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Low Cost Nutritional Meal Plans

by
author image Jill Corleone, RDN, LD
Jill Corleone is a registered dietitian and health coach who has been writing and lecturing on diet and health for more than 15 years. Her work has been featured on the Huffington Post, Diabetes Self-Management and in the book "Noninvasive Mechanical Ventilation," edited by John R. Bach, M.D. Corleone holds a Bachelor of Science in nutrition.
Low Cost Nutritional Meal Plans
Save money buying seasonal fruits. Photo Credit picking bananas image by michael langley from <a href='http://www.fotolia.com'>Fotolia.com</a>

A family of four on a liberal food plan can spend as much as $1,150.00 a month on food, according to the U.S. Department of Agriculture Cost of Food at Home analysis. With some simple planning, you can still eat a healthy diet and save almost $400.00 a month on your grocery bill following a low-cost nutritional meal plan as advised by the USDA.

Breads and Grains

Breads and grains should provide the bulk of your calorie intake. You need six to eight servings of breads and grains a day when following a 2,000 to 2,400-calorie diet, general calorie needs for most healthy adults. Save money buying day-old bread and baked goods and storing it in the freezer until you're ready to use it. You can also save money and reduce your sodium intake by buying regular rice and oatmeal and plain pastas instead of instant varieties and mixes. Bulk items also tend to be a better bargain. Select whole grain breads, brown rice and whole wheat pastas to maximize your nutritional intake.

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Vegetables

Vegetables are low in calories and high in essential vitamins and minerals. A balanced meal plan for most adults should include 2 1/2 to 3 cups of vegetables a day.To reduce your grocery bill, buy large bags of frozen vegetables. When buying fresh vegetables, look for seasonal varieties. Instead of using bags of prepared salad mix, buy a head of lettuce to make a salad.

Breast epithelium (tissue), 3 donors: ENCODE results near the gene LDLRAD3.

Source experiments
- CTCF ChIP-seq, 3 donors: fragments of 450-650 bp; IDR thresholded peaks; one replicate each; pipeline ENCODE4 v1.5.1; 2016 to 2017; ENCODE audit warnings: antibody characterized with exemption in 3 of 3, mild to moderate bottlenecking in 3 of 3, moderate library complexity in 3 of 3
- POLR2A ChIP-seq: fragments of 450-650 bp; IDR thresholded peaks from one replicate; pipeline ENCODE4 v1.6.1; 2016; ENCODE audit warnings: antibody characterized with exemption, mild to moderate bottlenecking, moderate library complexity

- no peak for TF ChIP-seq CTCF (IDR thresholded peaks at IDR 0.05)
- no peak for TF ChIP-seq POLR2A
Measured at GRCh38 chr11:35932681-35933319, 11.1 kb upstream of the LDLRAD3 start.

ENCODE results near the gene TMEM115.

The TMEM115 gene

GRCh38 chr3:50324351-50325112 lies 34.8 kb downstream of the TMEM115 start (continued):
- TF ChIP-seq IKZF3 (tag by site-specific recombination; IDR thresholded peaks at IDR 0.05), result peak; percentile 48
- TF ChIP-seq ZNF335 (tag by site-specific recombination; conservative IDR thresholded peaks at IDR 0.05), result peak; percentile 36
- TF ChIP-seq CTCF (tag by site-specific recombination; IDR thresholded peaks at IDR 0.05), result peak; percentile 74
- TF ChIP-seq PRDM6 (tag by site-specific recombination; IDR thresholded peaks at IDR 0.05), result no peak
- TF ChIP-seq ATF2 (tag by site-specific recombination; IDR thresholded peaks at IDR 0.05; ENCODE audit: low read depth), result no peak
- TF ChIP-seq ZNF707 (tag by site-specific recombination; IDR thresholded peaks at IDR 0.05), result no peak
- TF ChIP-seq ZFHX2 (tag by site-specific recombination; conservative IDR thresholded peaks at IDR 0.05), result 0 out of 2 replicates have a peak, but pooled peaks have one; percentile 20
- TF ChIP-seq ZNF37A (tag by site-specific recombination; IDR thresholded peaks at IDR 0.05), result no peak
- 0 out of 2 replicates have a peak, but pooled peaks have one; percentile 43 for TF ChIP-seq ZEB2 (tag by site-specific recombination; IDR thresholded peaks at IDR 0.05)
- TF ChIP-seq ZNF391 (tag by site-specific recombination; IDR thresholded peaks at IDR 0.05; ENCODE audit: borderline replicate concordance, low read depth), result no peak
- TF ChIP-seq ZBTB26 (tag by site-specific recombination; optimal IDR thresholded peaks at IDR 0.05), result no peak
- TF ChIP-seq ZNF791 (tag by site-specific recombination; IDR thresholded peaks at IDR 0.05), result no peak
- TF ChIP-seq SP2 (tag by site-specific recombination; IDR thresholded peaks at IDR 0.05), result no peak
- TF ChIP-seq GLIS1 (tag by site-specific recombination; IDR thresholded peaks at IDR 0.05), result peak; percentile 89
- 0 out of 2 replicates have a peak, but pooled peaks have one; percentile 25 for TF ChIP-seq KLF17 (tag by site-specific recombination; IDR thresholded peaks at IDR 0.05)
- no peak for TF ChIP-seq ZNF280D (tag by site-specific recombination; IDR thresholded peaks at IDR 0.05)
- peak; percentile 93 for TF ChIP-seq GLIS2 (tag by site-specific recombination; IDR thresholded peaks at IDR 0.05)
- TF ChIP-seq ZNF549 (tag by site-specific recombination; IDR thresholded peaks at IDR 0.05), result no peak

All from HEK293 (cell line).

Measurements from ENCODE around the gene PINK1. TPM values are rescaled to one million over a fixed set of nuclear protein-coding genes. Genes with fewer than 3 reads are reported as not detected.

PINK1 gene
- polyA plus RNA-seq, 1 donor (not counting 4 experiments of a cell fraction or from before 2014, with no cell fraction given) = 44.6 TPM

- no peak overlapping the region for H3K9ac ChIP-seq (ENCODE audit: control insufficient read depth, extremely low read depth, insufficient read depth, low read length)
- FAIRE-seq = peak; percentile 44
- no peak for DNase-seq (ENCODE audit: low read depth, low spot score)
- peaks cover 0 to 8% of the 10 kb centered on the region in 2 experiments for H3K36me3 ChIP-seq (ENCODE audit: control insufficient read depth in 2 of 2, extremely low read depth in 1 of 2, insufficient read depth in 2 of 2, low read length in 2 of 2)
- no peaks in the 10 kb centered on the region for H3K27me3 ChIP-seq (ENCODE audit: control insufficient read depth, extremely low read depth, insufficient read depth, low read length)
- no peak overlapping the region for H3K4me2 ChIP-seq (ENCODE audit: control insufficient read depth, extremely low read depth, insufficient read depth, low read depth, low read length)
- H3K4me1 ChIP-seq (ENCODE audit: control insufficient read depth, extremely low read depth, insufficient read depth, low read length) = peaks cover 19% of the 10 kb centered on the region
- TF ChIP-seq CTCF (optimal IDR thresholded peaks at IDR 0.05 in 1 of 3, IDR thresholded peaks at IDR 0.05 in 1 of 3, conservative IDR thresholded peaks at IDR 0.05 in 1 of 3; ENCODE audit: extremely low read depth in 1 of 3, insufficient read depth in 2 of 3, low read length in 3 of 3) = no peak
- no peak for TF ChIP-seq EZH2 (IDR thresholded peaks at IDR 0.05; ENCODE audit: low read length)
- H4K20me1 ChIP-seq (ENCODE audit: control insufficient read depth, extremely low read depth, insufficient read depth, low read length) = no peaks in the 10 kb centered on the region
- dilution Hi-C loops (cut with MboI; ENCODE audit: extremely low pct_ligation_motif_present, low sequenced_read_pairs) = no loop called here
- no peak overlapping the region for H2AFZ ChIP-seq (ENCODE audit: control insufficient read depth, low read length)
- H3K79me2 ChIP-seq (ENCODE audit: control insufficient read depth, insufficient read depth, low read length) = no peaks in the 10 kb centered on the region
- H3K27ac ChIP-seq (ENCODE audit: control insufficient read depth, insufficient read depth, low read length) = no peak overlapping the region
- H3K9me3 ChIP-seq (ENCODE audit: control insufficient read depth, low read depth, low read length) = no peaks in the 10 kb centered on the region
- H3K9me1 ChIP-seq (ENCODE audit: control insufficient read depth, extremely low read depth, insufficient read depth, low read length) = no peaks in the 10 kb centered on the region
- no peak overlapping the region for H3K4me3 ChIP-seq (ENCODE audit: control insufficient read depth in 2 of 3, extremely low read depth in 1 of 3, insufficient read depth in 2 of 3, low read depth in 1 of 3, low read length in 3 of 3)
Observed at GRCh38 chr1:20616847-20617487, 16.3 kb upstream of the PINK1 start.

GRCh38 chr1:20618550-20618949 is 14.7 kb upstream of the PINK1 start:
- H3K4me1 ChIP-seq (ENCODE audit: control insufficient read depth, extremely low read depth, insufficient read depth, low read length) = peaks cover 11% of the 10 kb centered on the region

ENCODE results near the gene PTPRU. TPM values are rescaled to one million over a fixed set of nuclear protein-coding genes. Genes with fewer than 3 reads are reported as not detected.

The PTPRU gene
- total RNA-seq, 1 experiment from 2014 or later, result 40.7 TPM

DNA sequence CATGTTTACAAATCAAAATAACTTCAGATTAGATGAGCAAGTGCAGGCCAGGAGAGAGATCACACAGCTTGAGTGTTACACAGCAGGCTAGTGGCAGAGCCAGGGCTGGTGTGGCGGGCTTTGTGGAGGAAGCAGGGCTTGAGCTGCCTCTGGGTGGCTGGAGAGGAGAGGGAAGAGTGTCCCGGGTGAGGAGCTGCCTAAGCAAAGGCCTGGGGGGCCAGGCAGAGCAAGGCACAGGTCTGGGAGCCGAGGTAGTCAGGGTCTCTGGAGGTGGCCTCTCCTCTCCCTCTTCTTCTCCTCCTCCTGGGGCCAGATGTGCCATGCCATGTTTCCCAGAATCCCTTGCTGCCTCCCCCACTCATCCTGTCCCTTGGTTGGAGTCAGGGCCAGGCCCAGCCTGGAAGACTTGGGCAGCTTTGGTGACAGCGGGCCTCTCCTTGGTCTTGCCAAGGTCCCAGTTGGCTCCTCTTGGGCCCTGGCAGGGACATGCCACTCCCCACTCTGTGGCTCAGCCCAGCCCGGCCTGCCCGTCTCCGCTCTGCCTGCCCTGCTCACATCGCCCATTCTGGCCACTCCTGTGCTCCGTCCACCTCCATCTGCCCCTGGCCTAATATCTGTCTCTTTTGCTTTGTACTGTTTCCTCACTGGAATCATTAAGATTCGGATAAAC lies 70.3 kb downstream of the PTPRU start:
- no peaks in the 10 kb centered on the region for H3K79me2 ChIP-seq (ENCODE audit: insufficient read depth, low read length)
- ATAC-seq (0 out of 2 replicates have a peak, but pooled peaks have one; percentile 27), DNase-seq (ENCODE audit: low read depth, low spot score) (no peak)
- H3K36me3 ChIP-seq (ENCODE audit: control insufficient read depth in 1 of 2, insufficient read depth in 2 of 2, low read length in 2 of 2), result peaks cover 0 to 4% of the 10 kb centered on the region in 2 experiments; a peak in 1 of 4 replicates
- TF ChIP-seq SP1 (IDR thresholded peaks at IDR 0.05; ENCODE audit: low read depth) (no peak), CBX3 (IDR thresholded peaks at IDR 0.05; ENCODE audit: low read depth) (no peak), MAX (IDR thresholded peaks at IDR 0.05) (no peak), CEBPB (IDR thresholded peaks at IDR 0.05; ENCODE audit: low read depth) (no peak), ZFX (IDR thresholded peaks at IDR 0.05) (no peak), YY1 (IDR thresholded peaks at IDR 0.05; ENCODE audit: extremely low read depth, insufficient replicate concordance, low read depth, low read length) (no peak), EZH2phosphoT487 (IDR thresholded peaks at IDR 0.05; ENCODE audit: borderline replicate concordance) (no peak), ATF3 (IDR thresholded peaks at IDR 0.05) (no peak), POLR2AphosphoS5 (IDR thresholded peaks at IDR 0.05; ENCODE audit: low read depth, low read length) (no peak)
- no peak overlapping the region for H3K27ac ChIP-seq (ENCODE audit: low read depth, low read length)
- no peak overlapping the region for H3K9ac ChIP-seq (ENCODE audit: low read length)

Fruits

Fruits, like vegetables, are nutrient rich and low in calories. Aim for 2 cups of fruits a day. Save money on your grocery bill buying fruits in season, such as apples and pears during the fall and winter months, and peaches and plums during the summer months. Canned fruits packed in water or juice and dried fruit can also be a budget-friendly, healthy fruit choice.

Milk

Milk provides calcium and vitamin D for strong and healthy bones. A healthy diet should include three servings of milk a day. Nonfat dried milk is the least expensive form of milk at the grocery store. Mix it with water as directed and store in the refrigerator overnight for cold milk in the morning. Larger containers of milk, such as gallon or half-gallon size, also tend to be a better bargain. To lower your fat and calorie intake, choose low-fat or nonfat milk.

Meat and Beans

Meat and beans provide protein, B-vitamins and iron. Most adults need 5.5 to 6.5-oz. of meat or beans a day. Meats can be a costly grocery bill item. Save money buying sale items. Beef chuck and bottom round roast tend to be cheaper cuts of meat and are also lower in fat. Buying a whole chicken and cutting it into parts can also save you money. When following a low-cost nutritional meal plan, make more meatless meals using beans and peas. Beans and peas cost much less than meat and provide the same nutrients but less fat. A 1/4-cup serving of beans equals 1 oz. of meat.

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